into memory Microsevice Split into multiple services for local optimization Grpc as main communication protocol Employ Go language Ease of deployment and good toolings Utilize Opensource Not try to reinvent all the wheels, combine with other opensources to reduce development cost
  42. Technical Decisions In-Memory base Fit “entirely” 28 hour recent data

    into memory Microsevice Split into multiple services for local optimization Grpc as main communication protocol Employ Go language Ease of deployment and good toolings Utilize Opensource Not try to reinvent all the wheels, combine with other opensources to reduce development cost
  43. Microservice Base Architecture Idea: Split Label Storage Service And Datapoints

    Storage Service
  44. CPU { “Host” = “Host1” } { “Zone” = “JP”

    } 12:00 0.5
  45. CPU { “Host” = “Host1” } { “Zone” = “JP”

    } Hash Uint64: 1234 Serie ID
  46. 1234 CPU { “Host” = “Host1” } { “Zone” =

    “JP” } 1234 12:00 0.5
  47. 1234 CPU { “Host” = “Host1” } { “Zone” =

    “JP” } 1234 12:00 0.5 Label Storage Datapoints Storage
  48. 1234 CPU { “Host” = “Host1” } { “Zone” =

    “JP” } 1234 12:00 0.5 Optimized For Text Store Optimized For Number Store
  49. Simplified Architecture Metric Input Layer Datapoints Storage Label Storage Metric

    Query Layer Grpc
  50. Result We Split Different Services Which Have Different Requirement So

    We Could Optimize in Different Way
  51. Technical Decisions In-Memory base Fit “entirely” 28 hour recent data

    into memory Microsevice Split into multiple services for local optimization Grpc as main communication protocol Employ Go language Ease of deployment and good toolings Utilize Opensource Not try to reinvent all the wheels, combine with other opensources to reduce development cost
  52. We Want Both Fast Write + Fast Read

  53. The Only Way To Achieve Is To Using DRAM

  54. Datapoints Storage Idea: Split in Memory Datapoints Storage
 and Persistent

    Datapoints Storage Fit Latest 28 Hours Data “Entirely” Into Memory
  55. Metric Storage Metric Input Layer Label Storage Metric Query Layer

    InMemory Datapoint Storage (28h) Persistent Datapoint Storage
  56. In-Memory Datapoint Storage > Store 28 hours data entirely in

    memory • Use Delta-Delta XOR algorithm to compress data points > Vertical scale by hash-base serie id distribution > High-Availability with rocksdb as log backend and Raft concensus protocol for replication
  57. Delta-Delta XOR Algorithm 12:00 12:01 12:02 CPU 0.5 CPU 0.6

    CPU 0.8 12:02 CPU 0.7
  58. Delta-Delta XOR Algorithm 0.5 0.6 0.7 0.8 0.1 0.1 0.1

    0 0
  59. Delta-Delta XOR Algorithm 0.5 0.6 0.7 0.8 0.1 0.1 0.1

    0 0
  60. Delta-Delta XOR Algorithm 0.5 0.6 0.7 0.8 0.1 0.1 0.1

    0 0
  61. In-Memory Datapoint Storage > Store 28 hours data entirely in

    memory > Use Delta-Delta XOR algorithm to compress data points > Vertical scale by hash-base serie id distribution • High-Availability with rocksdb as log backend and Raft concensus protocol for replication
  62. Storage Unit > Store data by “Shard” Unit > Each

    Shard == 3 Physical Machines (Replication Factor 3) with high DRAM + SSD > Each machine replicate data using “Raft”
  63. Data Distributed by Hashing Client Hash(Serie 1) = 1 Shard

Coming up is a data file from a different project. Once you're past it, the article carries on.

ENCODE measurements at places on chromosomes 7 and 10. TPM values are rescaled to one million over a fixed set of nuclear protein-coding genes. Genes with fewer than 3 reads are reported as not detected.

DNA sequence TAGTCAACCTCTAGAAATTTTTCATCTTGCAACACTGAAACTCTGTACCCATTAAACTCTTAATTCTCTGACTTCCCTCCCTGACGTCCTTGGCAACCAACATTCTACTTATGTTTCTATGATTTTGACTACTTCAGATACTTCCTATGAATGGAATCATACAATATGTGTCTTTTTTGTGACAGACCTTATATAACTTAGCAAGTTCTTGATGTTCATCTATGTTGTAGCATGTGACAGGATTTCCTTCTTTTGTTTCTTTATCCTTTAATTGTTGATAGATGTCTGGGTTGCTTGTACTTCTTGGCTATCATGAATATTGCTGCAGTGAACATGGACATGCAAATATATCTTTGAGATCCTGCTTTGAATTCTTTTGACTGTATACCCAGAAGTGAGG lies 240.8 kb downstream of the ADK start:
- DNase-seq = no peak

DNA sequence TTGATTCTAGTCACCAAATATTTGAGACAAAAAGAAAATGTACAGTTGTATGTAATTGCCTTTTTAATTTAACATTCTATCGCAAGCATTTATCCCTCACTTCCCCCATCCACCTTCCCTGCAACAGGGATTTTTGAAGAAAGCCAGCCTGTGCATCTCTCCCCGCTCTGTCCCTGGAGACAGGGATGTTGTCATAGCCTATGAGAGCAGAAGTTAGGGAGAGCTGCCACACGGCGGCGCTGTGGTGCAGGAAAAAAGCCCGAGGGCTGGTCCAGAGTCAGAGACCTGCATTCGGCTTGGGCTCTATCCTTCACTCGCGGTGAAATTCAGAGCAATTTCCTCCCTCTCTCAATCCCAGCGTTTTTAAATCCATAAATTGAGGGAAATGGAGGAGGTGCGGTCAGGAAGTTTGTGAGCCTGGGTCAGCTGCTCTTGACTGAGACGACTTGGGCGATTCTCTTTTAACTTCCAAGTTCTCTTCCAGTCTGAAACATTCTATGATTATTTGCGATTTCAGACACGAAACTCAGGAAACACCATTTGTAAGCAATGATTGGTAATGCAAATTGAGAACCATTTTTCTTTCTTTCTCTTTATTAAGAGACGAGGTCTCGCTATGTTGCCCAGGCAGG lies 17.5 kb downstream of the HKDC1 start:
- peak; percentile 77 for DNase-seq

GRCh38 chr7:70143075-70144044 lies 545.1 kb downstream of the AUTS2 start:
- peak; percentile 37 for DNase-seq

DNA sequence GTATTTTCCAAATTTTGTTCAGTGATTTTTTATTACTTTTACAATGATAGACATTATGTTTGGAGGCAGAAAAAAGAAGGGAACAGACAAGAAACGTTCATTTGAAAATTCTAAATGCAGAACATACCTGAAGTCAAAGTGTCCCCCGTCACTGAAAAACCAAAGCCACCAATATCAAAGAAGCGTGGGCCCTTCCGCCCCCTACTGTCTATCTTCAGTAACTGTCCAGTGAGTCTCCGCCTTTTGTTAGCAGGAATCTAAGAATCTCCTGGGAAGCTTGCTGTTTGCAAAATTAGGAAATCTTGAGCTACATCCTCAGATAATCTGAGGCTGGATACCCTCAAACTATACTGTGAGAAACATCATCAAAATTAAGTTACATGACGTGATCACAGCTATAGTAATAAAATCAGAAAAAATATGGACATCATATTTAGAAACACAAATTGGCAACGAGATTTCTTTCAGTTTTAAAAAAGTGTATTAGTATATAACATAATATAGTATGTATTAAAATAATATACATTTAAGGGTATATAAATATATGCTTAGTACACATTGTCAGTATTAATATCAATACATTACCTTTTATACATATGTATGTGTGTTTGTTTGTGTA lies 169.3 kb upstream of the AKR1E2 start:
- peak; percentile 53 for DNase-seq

1 Shard 2 Insert(Serie 1) CentralDogma Shard Topology
  64. Raft Consensus Algorithm Client Leader Follower Follower RAFT RAFT

  65. RocksDB Backed Write Raft Log Client RocksDB Leader Memory

  66. Result Having in High Availability in Memory Layer Easy Scale

    Both READ and WRITE
  67. Technical Decisions In-Memory base Fit “entirely” 28 hour recent data

    into memory Microsevice Split into multiple services for local optimization Grpc as main communication protocol Employ Go language Ease of deployment and good toolings Utilize Opensource Not try to reinvent all the wheels, combine with other opensources to reduce development cost
  68. Go Programming Language > Simplicity • Write code • Deployment

    (binary) > Very good tooling for profiling (CPU/memory..) • Very helpful for building memory intensive application > Has GC but still able to control memory layout
  69. Result Able To Deliver the Result in Very Short Time

  70. Technical Decisions In-Memory base Fit “entirely” 28 hour recent data

    into memory Microsevice Split into multiple services for local optimization Grpc as main communication protocol Employ Go language Ease of deployment and good toolings Utilize Opensource Not try to reinvent all the wheels, combine with other opensources to reduce development cost
  71. Metric Storage Metric Input Layer Label Storage Metric Query Layer

    In Memory Metric Storage (28h) Persistent Metric Storage
  72. Result Don’t Have To Reinvent “ALL” the Wheel

  73. Final words: We passed a long road to make this

    storage
  74. It take just 2 months to build first prototype and

    beta release
  75. But take a year to release to the production

  76. It takes time to make usable thing But it takes

    a lot of time to make best thing
  77. Current Achievement Is Not Good Enough 4 Millions Datapoints Write

    per Sec 1000 Queries per Seconds Write P99 < 100ms Read P99 < 100ms 100 10000
  78. We Still Have a Lot To Do > Better performance

    for label index layer > More perfomance, more reliablility, better cost optimization > Multi-Region deployment for disaster discovery > New storage base ecosystem (Alert, On-Call…)
  79. Thank You